Healthdirect Free Australian health advice you can count on.

Medical problem? Call 1800 022 222. If you need urgent medical help, call triple zero immediately

healthdirect Australia is a free service where you can talk to a nurse or doctor who can help you know what to do.

Little boy learning to potty train.

Little boy learning to potty train.
beginning of content

Worms in humans

Several types of worm can cause problems in humans, including threadworms, roundworms, tapeworms, whipworms and hookworms.

Threadworms are the only common worm infestation seen in Australia. Signs of an infestation include an itchy bottom, disturbed sleep, irritability, tiredness and a lack of interest in eating.

Threadworms are small parasites that live in the intestines of humans. They are particularly common in children under the age of 10. The worms are white, with a blunt head and a pointed tail. They can live for up to 6 weeks.

The female worm lays many tiny eggs around the anus. This usually happens at night while the person is asleep since the female worms only come out at night. While laying the eggs, the worm also produces a chemical that creates an itchiness and causes the person to scratch the area.

Eggs then stick under the fingernails and on fingertips and can be transferred to the mouth. They may then be swallowed and cause a re-infestation.

The swallowed eggs hatch in the intestine. After a couple of weeks, the worms reach adult size and begin to reproduce.

You cannot catch threadworms from animals with worms. The only way animals may be responsible for spreading human threadworms is by transporting them on their fur after human contact.

Treatment for threadworms is designed to get rid of the parasites and prevent re-infestation. To successfully treat threadworms, you can either follow the strict hygiene practices described in worm treatments, or see your doctor who may be able to prescribe medication for you.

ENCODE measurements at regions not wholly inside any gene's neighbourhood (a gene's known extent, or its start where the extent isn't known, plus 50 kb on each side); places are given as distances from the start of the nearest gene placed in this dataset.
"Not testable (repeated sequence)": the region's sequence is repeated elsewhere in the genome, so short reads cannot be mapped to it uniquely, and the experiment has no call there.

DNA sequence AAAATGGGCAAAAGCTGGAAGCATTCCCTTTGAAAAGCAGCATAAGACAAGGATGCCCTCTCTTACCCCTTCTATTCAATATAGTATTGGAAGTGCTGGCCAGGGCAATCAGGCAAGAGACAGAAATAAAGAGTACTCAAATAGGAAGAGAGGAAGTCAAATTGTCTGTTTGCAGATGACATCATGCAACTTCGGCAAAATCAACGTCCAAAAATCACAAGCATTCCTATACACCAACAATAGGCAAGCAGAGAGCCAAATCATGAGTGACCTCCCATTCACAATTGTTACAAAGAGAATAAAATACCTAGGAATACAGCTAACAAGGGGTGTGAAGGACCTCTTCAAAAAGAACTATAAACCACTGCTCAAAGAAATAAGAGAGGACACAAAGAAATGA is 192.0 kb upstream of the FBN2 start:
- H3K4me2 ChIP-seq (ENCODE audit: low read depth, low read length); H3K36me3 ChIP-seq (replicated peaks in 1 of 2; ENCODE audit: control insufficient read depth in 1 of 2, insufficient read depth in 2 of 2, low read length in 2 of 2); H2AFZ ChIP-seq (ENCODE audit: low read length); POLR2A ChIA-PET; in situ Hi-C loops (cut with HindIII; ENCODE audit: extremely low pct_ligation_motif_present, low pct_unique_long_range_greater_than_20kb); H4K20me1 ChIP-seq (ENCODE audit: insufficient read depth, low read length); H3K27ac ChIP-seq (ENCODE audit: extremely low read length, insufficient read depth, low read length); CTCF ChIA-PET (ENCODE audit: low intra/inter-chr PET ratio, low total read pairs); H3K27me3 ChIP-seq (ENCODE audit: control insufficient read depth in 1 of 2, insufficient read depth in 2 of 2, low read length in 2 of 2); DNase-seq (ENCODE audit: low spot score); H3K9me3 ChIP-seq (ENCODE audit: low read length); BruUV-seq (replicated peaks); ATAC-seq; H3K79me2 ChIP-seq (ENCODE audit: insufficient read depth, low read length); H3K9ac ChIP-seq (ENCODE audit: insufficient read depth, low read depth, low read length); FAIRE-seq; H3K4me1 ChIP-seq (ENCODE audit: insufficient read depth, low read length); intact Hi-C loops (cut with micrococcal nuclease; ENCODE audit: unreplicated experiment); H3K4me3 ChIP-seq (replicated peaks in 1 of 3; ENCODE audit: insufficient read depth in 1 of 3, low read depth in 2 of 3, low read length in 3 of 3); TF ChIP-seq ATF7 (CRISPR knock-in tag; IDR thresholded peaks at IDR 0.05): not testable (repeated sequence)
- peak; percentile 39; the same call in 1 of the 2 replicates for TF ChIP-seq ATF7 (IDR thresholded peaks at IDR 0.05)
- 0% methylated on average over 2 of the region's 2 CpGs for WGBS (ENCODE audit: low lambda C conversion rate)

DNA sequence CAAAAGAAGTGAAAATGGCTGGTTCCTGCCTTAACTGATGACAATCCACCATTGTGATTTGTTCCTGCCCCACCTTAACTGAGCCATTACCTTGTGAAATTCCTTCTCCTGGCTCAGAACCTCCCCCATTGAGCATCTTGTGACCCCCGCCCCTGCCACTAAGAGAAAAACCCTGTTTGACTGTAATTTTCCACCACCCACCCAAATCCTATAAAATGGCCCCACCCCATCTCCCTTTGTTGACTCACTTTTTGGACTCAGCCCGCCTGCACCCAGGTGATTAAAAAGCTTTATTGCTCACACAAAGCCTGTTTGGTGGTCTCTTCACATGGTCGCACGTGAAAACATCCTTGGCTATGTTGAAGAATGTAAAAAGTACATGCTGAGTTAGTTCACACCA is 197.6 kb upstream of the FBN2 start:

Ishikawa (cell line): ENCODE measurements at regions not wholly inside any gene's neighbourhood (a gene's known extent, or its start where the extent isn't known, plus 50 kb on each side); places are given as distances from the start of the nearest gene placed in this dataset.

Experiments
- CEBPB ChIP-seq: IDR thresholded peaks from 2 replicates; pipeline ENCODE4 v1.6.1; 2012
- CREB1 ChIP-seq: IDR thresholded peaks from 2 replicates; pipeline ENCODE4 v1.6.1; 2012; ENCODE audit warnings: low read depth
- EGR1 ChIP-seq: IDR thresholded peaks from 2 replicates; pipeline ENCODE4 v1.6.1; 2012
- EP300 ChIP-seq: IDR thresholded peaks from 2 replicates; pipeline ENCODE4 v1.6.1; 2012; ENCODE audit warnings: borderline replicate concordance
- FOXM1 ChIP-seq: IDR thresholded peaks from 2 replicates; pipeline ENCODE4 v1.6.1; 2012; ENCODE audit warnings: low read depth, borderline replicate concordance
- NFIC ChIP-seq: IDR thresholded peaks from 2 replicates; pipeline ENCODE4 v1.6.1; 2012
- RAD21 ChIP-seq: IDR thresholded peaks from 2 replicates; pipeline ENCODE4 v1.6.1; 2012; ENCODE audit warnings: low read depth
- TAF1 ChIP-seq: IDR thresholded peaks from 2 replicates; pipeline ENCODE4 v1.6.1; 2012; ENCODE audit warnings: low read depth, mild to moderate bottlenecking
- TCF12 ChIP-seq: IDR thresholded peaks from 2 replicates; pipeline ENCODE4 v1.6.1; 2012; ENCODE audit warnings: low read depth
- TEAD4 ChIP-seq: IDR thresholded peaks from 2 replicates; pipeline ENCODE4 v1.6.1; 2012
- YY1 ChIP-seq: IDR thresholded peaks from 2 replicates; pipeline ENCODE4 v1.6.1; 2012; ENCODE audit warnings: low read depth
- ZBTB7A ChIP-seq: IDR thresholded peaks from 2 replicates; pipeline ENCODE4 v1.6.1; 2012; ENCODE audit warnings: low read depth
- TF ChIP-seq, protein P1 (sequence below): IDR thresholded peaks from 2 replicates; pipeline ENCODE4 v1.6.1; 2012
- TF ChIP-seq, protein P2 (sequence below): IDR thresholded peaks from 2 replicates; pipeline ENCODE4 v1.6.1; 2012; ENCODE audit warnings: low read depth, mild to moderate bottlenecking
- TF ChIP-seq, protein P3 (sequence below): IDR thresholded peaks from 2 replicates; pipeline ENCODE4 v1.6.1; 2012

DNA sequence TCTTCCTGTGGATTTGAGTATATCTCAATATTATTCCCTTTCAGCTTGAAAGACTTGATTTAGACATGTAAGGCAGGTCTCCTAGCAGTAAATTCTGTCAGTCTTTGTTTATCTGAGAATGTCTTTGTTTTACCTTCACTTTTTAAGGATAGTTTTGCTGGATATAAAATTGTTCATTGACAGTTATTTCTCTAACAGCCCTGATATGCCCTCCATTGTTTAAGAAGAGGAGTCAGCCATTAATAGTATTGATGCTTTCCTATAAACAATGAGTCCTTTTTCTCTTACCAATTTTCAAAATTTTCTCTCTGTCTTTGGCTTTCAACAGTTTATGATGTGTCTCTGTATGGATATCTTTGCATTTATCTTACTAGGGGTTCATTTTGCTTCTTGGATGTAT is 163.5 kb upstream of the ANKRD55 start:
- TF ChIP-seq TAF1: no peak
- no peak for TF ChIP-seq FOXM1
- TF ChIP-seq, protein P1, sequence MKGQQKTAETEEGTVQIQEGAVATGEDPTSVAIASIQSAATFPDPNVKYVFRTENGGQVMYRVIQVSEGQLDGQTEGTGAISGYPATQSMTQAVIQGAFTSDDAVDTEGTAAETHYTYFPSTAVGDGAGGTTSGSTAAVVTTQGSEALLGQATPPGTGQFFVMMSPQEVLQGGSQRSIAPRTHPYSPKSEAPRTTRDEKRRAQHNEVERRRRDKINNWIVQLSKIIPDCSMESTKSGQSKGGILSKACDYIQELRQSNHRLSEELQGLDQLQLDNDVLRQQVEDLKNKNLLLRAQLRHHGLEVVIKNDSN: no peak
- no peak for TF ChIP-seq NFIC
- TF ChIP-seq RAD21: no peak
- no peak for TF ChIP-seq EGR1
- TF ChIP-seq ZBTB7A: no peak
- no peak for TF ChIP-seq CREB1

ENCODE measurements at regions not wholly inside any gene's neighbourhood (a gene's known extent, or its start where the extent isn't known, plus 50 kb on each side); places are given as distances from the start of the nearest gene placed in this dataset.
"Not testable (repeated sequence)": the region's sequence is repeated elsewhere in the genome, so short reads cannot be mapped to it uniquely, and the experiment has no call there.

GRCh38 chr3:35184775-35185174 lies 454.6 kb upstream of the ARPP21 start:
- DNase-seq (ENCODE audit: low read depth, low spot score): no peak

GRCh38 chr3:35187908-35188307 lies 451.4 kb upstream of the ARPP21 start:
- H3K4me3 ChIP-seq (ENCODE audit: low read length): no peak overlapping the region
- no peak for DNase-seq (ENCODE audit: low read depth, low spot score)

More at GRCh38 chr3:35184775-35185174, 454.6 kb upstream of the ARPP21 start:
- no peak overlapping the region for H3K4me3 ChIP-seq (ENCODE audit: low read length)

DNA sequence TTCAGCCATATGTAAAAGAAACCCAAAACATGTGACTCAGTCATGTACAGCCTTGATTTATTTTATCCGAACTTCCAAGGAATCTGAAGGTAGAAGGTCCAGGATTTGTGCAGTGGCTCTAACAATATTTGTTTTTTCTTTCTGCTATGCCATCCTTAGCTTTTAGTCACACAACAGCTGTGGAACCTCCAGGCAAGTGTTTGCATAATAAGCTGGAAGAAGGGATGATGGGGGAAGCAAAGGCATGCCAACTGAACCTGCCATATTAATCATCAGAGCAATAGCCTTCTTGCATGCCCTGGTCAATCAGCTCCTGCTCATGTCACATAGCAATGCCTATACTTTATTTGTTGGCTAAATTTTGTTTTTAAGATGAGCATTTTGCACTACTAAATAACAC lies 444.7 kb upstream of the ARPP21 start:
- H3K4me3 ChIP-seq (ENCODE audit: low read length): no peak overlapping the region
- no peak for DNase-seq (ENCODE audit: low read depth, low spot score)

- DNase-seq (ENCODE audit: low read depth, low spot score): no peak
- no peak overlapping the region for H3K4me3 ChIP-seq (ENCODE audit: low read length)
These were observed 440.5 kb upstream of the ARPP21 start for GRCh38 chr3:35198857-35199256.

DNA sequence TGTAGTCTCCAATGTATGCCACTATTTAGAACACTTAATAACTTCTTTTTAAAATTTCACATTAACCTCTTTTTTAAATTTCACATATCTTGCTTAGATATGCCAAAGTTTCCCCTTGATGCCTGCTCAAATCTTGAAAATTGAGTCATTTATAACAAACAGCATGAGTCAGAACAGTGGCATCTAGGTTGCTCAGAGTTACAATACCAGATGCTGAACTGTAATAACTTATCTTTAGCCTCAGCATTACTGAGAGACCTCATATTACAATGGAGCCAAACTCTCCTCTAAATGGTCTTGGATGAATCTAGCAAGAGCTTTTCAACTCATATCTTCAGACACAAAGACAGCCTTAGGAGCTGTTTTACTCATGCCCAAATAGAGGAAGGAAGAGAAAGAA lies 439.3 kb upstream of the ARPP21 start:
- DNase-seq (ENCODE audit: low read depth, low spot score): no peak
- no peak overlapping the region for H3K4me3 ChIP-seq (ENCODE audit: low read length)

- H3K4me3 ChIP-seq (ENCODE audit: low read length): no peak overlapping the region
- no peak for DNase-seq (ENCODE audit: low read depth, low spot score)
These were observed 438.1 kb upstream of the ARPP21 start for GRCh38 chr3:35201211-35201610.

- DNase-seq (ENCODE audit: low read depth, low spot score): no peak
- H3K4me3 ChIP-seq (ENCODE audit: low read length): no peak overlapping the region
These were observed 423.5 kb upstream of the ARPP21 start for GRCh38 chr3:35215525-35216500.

When taking medicine, you should also ensure you follow strict hygiene practices to prevent re-infestation.

Not sure what to do next?

If you are still concerned about worms, why not use healthdirect’s online Symptom Checker to get advice on when to seek medical attention.

The Symptom Checker guides you to the next appropriate healthcare steps, whether it’s self-care, talking to a health professional, going to a hospital or calling triple zero (000).

Last reviewed: July 2015

Need more information?

These trusted information partners have more on this topic.

Found 4 results

Worms - myDr.com.au

Threadworms: find out about symptoms, diagnosis, treatment and how to avoid re-infection.

Read more on myDr website

Vermox Tablets - myDr.com.au

Vermox Tablets - Consumer Medicines Information leaflets of prescription and over-the-counter medicines

Read more on myDr – Consumer Medicine Information website

Combantrin-1 with Mebendazole Chocolate Squares - myDr.com.au

Combantrin-1 with Mebendazole Chocolate Squares - Consumer Medicines Information leaflets of prescription and over-the-counter medicines

Read more on myDr – Consumer Medicine Information website

Zentel Chewable tablets - myDr.com.au

Zentel Chewable tablets - Consumer Medicines Information leaflets of prescription and over-the-counter medicines

Read more on myDr – Consumer Medicine Information website

Check your symptoms Find a health service

Healthdirect 24hr 7 days a week hotline

24 hour health advice and information you can count on

1800 022 222

Government Accredited with over 140 information partners

We are a government-funded service, providing quality, approved health information

Australian Government, health department logo ACT Government logo New South Wales government, health department logo Northen Territory Government logo Government of South Australia, health department logo Tasmanian government logo Government of Western Australia, health department logo
Feedback